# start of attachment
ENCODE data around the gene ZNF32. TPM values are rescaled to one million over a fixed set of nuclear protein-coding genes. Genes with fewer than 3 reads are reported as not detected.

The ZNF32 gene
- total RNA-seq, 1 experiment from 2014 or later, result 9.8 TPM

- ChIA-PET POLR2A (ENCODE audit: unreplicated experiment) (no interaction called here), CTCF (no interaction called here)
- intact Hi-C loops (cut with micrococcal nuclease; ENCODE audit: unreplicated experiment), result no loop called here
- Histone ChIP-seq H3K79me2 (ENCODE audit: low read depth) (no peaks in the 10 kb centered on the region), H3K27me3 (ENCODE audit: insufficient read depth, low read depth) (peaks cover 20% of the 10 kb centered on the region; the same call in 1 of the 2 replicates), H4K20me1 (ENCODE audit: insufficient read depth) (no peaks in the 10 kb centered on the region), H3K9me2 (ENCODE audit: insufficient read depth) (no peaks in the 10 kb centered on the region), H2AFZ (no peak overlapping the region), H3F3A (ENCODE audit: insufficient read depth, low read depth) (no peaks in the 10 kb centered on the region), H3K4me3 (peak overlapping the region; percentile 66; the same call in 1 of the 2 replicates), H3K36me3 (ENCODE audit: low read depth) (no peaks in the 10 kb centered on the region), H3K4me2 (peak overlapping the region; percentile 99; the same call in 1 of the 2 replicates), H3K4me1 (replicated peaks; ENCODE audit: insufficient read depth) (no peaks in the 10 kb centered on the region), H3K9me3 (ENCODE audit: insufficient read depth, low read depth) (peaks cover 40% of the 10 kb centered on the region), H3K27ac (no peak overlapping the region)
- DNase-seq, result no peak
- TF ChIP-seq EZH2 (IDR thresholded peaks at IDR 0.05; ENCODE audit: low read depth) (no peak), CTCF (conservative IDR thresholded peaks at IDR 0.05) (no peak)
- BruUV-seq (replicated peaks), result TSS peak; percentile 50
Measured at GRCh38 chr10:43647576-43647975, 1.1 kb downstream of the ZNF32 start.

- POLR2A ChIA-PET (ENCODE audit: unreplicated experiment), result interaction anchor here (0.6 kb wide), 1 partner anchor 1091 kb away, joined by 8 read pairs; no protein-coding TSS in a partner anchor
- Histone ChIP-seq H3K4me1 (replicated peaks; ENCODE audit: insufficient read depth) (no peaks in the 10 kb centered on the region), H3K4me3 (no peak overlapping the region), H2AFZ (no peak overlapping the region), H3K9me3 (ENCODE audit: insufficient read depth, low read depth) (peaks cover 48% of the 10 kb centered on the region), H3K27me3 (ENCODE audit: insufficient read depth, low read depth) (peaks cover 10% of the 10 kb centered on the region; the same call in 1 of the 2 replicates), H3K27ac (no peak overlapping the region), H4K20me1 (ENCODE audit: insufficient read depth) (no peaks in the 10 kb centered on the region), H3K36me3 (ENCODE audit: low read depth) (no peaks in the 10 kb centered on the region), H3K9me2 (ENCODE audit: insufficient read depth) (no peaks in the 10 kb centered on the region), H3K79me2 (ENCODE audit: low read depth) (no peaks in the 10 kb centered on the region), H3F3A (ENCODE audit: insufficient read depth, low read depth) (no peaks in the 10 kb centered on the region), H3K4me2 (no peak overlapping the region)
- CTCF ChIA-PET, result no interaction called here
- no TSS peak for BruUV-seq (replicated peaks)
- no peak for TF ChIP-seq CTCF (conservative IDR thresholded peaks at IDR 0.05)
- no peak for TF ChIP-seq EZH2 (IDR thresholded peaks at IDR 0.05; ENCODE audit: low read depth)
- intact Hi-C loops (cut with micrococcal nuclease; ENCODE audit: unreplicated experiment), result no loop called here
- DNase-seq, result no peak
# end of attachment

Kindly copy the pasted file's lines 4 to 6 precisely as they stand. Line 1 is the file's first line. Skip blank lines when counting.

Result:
- ChIA-PET POLR2A (ENCODE audit: unreplicated experiment) (no interaction called here), CTCF (no interaction called here)
- intact Hi-C loops (cut with micrococcal nuclease; ENCODE audit: unreplicated experiment), result no loop called here
- Histone ChIP-seq H3K79me2 (ENCODE audit: low read depth) (no peaks in the 10 kb centered on the region), H3K27me3 (ENCODE audit: insufficient read depth, low read depth) (peaks cover 20% of the 10 kb centered on the region; the same call in 1 of the 2 replicates), H4K20me1 (ENCODE audit: insufficient read depth) (no peaks in the 10 kb centered on the region), H3K9me2 (ENCODE audit: insufficient read depth) (no peaks in the 10 kb centered on the region), H2AFZ (no peak overlapping the region), H3F3A (ENCODE audit: insufficient read depth, low read depth) (no peaks in the 10 kb centered on the region), H3K4me3 (peak overlapping the region; percentile 66; the same call in 1 of the 2 replicates), H3K36me3 (ENCODE audit: low read depth) (no peaks in the 10 kb centered on the region), H3K4me2 (peak overlapping the region; percentile 99; the same call in 1 of the 2 replicates), H3K4me1 (replicated peaks; ENCODE audit: insufficient read depth) (no peaks in the 10 kb centered on the region), H3K9me3 (ENCODE audit: insufficient read depth, low read depth) (peaks cover 40% of the 10 kb centered on the region), H3K27ac (no peak overlapping the region)